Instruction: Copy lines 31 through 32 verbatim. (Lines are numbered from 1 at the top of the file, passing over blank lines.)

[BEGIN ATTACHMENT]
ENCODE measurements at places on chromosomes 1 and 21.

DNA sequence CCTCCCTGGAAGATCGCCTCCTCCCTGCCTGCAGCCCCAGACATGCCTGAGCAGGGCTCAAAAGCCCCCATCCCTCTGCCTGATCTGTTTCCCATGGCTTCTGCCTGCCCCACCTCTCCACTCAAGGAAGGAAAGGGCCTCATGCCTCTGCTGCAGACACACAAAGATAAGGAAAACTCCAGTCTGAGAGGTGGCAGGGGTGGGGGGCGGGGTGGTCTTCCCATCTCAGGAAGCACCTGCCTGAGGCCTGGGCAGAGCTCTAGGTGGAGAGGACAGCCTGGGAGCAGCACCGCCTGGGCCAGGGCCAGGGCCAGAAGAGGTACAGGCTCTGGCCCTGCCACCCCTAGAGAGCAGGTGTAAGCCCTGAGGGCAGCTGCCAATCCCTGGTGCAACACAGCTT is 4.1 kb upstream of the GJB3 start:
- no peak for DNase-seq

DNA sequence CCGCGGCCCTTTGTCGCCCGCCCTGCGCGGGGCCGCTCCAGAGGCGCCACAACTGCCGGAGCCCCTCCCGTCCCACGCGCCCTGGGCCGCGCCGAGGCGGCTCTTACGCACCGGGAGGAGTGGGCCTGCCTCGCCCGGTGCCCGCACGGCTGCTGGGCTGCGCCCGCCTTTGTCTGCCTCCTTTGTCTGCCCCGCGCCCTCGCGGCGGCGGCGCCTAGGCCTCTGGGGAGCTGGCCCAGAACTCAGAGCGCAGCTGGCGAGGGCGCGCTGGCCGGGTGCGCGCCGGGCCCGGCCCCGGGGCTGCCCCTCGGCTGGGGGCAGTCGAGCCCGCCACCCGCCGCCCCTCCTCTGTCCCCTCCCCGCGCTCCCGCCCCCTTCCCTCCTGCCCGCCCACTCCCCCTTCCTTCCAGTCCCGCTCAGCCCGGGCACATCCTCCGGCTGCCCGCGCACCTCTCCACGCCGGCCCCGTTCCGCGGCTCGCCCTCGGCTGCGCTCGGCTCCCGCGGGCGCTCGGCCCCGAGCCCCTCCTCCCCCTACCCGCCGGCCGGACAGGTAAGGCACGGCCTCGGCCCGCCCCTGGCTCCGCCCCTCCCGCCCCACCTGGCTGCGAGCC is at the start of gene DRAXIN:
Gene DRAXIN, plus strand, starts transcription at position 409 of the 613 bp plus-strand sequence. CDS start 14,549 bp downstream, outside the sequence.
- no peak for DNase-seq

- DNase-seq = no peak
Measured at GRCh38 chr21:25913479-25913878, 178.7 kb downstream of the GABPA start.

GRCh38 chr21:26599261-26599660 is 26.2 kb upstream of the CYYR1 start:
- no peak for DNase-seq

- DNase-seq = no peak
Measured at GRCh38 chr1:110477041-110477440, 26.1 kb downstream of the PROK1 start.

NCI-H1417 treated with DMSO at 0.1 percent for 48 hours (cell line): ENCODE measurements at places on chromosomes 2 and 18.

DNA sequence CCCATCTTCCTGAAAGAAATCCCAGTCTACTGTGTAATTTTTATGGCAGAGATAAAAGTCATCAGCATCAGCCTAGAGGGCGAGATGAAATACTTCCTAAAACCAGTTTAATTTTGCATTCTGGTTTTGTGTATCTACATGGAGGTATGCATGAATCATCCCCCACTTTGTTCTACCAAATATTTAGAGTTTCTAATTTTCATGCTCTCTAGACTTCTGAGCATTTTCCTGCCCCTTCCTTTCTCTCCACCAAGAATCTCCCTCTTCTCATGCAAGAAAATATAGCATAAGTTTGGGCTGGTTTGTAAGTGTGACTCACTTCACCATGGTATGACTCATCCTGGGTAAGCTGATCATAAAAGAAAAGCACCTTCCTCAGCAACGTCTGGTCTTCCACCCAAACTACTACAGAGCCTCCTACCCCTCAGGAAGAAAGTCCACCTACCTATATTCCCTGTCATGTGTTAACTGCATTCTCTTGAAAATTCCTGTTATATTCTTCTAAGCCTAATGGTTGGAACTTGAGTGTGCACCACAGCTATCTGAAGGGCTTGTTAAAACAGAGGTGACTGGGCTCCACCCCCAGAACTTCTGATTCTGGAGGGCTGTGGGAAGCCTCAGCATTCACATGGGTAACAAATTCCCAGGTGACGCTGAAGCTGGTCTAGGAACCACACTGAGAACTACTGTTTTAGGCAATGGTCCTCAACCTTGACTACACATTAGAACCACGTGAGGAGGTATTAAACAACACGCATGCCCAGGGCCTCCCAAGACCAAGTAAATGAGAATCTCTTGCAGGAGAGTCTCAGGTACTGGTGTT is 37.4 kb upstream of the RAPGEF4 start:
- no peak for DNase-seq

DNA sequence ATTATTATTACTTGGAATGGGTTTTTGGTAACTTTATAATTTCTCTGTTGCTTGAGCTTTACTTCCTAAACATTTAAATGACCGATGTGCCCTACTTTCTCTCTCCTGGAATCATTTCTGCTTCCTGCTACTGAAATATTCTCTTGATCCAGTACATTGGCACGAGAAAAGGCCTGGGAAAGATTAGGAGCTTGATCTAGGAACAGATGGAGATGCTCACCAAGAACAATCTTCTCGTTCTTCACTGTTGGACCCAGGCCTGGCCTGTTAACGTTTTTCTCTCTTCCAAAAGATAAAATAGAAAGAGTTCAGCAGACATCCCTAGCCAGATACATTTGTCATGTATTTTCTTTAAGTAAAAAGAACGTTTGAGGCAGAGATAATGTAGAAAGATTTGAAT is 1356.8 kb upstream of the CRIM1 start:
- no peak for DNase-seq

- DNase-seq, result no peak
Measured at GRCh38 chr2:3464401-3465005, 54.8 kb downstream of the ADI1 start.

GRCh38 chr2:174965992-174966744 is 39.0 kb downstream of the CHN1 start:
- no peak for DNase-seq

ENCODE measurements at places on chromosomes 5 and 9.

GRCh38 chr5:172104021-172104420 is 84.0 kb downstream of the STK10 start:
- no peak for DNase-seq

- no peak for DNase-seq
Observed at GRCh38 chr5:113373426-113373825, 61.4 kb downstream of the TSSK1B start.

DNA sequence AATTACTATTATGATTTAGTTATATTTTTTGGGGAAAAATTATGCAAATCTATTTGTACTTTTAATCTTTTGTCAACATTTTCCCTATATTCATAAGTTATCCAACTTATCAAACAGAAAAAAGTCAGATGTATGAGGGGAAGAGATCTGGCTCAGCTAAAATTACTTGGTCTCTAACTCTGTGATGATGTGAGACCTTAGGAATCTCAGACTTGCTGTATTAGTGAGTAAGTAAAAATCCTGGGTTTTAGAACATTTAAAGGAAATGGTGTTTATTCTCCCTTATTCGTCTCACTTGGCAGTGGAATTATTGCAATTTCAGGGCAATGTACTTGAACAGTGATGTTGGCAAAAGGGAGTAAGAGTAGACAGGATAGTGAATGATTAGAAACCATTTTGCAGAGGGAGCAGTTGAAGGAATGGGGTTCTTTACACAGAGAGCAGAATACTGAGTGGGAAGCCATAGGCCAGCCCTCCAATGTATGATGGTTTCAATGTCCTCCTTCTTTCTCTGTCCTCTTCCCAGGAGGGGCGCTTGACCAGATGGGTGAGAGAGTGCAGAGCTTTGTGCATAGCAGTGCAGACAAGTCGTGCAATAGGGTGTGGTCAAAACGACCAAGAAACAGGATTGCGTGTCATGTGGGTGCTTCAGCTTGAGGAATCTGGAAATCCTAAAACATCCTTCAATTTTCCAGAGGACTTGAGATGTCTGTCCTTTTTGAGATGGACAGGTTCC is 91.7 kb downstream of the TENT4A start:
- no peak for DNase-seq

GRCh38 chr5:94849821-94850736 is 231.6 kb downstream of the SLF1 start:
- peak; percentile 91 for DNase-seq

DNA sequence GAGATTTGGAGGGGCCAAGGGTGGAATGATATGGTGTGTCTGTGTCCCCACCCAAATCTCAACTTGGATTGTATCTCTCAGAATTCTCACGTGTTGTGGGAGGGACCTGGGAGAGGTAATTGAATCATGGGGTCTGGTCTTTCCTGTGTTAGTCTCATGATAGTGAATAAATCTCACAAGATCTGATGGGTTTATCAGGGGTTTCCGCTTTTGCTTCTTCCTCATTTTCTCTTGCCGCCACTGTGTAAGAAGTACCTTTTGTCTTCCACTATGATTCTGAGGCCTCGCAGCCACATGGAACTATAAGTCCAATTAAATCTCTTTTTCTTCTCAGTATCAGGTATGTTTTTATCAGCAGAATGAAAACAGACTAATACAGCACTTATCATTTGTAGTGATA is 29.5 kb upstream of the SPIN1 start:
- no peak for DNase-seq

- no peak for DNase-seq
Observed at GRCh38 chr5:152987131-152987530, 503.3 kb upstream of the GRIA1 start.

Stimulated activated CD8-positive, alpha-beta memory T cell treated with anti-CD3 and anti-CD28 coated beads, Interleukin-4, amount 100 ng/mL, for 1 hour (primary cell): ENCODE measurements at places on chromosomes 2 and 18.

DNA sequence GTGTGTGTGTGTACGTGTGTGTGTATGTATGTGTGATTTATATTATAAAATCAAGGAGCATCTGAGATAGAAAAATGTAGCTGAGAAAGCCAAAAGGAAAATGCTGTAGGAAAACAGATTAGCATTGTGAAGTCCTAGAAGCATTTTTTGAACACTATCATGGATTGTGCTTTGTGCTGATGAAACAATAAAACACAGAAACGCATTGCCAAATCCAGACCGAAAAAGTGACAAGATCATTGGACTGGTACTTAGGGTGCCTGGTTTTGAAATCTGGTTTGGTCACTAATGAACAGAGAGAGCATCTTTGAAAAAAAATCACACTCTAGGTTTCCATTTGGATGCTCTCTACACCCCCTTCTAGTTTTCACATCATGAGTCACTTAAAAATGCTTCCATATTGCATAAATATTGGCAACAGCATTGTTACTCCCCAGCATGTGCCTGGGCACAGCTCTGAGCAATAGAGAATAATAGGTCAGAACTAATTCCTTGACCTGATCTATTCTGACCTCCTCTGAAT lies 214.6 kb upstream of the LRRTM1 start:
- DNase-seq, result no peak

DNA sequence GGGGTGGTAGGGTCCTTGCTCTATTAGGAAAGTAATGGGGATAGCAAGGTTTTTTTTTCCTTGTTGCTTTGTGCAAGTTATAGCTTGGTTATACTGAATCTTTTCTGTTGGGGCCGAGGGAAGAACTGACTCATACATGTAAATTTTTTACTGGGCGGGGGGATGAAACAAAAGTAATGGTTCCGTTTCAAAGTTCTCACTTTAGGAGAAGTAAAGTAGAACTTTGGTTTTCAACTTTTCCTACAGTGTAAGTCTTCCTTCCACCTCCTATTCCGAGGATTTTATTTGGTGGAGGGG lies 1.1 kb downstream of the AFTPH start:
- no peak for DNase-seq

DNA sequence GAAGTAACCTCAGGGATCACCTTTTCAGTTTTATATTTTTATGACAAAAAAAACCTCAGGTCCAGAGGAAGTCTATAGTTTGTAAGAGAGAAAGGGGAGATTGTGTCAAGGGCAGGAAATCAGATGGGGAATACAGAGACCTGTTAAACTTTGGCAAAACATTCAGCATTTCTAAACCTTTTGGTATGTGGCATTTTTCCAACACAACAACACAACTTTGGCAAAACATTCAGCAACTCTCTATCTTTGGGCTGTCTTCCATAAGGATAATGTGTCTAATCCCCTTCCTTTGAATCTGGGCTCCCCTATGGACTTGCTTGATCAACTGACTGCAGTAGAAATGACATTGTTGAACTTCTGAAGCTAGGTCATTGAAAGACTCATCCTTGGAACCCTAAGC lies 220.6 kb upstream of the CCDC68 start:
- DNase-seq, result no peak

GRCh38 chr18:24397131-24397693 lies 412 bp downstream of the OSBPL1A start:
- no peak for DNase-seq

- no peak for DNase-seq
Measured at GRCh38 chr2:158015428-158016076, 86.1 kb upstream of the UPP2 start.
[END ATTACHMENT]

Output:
DNA sequence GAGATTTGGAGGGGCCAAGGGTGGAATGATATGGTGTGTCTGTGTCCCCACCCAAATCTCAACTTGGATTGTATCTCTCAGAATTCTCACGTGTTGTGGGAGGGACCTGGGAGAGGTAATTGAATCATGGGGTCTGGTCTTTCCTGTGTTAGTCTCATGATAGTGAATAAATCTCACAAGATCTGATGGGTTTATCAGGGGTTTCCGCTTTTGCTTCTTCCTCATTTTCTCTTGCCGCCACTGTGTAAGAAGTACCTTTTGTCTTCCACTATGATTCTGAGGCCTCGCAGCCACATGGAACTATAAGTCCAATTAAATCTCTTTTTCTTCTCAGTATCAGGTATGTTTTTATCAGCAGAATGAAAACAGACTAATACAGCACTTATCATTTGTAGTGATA is 29.5 kb upstream of the SPIN1 start:
- no peak for DNase-seq